• Subcategories: These break down categories into specific objectives to give more detailed guidance on technical or management activities. For example, in Awareness and Training, one subcategory is “privileged users understand their roles and responsibilities.”  
  • Informative reference: These are reference examples of existing standards, guidelines and practices for each Subcategory. Continuing the previous example, informative references for privileged users understanding roles and responsibilities include ISO/IEC 27001:2013 and NIST SP 800-53. 
  1. Implementation Tiers

These tiers help gauge where your company is on its approach to managing cybersecurity risk: 

  • Tier 1 (Partial): Basic cybersecurity hygiene. 
  • Tier 2 (Risk-Informed): Risk management processes are approved but not consistently applied. 
  • Tier 3 (Repeatable): Regularly updated risk management practices. 
  • Tier 4 (Adaptive): Advanced cybersecurity practices that adapt to evolving threats.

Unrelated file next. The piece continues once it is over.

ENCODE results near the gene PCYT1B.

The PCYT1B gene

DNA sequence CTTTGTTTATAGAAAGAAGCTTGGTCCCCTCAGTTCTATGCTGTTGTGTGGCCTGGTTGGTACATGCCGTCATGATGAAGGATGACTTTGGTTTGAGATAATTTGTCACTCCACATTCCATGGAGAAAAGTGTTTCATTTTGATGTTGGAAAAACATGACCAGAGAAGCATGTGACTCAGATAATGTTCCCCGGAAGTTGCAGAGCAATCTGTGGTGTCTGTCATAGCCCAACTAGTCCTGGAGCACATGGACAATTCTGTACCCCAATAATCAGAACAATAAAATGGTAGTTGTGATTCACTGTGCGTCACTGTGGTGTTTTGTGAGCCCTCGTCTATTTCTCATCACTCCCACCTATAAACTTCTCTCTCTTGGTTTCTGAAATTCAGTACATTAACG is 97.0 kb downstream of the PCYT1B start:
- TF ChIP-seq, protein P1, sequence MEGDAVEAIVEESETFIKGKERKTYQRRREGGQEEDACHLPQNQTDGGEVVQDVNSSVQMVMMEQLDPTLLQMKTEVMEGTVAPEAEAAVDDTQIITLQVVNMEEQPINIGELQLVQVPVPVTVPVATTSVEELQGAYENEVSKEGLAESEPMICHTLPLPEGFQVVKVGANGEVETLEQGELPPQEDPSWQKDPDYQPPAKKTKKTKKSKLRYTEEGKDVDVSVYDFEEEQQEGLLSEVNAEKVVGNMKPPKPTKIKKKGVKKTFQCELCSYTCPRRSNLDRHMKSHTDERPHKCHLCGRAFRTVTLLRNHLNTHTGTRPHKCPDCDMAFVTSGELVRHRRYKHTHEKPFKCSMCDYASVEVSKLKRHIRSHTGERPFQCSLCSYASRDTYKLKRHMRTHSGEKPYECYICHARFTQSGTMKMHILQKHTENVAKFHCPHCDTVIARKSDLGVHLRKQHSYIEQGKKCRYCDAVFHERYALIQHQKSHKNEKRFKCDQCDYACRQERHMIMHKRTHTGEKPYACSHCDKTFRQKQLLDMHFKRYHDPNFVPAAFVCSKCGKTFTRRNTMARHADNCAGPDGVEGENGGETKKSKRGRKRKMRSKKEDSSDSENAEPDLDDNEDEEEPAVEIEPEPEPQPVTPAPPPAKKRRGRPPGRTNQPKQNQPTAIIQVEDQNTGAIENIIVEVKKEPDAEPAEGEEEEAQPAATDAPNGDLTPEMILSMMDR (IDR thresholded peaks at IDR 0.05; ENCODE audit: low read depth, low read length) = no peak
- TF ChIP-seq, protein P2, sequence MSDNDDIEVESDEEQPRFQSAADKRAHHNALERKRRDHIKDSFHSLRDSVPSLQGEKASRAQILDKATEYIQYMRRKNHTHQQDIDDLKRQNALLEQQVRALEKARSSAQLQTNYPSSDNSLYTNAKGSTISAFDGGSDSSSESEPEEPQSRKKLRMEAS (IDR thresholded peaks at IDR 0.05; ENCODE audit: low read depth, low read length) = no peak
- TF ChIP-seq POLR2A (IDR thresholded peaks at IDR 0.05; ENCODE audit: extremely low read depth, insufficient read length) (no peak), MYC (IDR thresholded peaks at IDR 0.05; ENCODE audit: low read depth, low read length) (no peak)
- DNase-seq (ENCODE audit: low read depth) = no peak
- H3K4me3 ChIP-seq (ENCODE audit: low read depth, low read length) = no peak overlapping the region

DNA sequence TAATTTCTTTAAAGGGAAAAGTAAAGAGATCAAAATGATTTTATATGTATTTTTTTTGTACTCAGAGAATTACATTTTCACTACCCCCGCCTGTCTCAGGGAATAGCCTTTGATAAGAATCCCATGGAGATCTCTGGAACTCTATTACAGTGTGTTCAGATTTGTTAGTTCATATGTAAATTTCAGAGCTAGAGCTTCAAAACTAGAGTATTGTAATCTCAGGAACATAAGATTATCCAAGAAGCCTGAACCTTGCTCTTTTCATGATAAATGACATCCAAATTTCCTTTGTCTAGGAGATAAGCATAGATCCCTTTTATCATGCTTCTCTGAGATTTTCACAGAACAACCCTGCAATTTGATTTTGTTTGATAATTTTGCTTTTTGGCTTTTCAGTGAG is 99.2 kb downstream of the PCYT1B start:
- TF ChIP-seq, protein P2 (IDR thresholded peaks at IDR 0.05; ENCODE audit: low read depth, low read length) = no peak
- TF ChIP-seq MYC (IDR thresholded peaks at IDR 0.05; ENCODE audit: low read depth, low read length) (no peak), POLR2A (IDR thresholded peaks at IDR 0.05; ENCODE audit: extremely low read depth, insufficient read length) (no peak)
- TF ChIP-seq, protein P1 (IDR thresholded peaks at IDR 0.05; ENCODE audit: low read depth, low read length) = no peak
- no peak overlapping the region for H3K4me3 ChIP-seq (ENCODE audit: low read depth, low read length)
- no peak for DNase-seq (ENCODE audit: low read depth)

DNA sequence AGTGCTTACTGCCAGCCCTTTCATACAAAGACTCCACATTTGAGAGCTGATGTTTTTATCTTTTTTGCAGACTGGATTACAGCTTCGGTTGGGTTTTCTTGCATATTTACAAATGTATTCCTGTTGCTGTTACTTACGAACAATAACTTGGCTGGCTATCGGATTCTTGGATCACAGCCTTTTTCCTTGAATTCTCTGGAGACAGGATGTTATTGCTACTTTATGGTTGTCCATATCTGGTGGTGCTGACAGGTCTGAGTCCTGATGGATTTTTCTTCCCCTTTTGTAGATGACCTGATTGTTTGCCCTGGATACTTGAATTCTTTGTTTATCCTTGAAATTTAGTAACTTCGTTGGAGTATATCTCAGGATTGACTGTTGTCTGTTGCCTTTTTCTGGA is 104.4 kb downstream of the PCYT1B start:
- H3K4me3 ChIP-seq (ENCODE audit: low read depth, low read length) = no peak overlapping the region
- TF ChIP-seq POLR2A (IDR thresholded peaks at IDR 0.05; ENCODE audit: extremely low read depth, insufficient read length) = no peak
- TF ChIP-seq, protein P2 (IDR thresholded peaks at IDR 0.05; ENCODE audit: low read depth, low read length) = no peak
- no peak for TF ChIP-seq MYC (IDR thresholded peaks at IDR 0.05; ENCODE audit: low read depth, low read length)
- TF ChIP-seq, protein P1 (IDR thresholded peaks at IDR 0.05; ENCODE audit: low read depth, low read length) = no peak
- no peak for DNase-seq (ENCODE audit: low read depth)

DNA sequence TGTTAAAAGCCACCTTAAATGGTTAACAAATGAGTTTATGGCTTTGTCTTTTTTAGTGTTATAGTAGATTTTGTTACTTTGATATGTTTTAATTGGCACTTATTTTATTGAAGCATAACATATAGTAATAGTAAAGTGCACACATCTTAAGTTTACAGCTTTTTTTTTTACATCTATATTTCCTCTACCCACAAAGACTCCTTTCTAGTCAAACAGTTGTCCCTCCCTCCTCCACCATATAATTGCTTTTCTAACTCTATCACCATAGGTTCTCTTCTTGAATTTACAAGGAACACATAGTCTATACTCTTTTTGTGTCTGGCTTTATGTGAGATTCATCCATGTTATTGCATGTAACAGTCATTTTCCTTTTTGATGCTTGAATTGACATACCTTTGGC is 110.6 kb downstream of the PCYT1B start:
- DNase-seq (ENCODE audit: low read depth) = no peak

1. Profiles

Profiles help organizations align their cybersecurity activities with their business requirements, risk tolerances and resources. They are essentially a snapshot of your current cybersecurity activities and a roadmap to a desired state. 

Benefits of Adopting NIST CSF  

  • NIST CSF improves cyber risk management with a structured methodology for identifying, assessing and managing cybersecurity risks. 
  • The framework facilitates aligning and integrating cybersecurity strategies with wider business objectives rather than seeing security as an afterthought (only 36% of organizations say cybersecurity is involved right from the planning stage of a new business initiative).  
  • By highlighting critical areas of cybersecurity, NIST CSF helps you make more informed decisions about where to allocate resources for maximum impact. 
  • The framework provides a common language for internal and external stakeholders (including customers, regulators and partners) to understand an organization’s cybersecurity practices.